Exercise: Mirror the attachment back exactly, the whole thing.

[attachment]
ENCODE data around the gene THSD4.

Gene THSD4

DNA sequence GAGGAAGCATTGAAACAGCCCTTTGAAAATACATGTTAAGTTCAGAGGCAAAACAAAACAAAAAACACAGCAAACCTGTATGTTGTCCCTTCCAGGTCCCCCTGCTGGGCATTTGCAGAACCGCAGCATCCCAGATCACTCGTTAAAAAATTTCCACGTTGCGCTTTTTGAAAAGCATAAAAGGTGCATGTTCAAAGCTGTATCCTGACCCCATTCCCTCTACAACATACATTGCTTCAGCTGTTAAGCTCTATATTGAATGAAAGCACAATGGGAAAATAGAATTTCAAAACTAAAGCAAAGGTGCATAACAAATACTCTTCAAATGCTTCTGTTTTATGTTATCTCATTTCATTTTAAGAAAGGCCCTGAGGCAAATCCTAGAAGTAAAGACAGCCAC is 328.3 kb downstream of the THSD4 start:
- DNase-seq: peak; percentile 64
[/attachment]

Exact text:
ENCODE data around the gene THSD4.

Gene THSD4

DNA sequence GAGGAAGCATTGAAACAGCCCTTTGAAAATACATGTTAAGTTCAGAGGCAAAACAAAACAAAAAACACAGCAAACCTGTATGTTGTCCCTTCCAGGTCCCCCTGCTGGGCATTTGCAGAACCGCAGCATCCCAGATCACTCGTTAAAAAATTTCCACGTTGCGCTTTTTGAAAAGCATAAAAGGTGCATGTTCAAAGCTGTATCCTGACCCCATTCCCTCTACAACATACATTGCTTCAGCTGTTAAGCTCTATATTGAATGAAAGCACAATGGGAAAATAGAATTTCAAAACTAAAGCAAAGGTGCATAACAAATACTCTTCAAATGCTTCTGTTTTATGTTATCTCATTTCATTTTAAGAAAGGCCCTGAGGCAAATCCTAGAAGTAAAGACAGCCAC is 328.3 kb downstream of the THSD4 start:
- DNase-seq: peak; percentile 64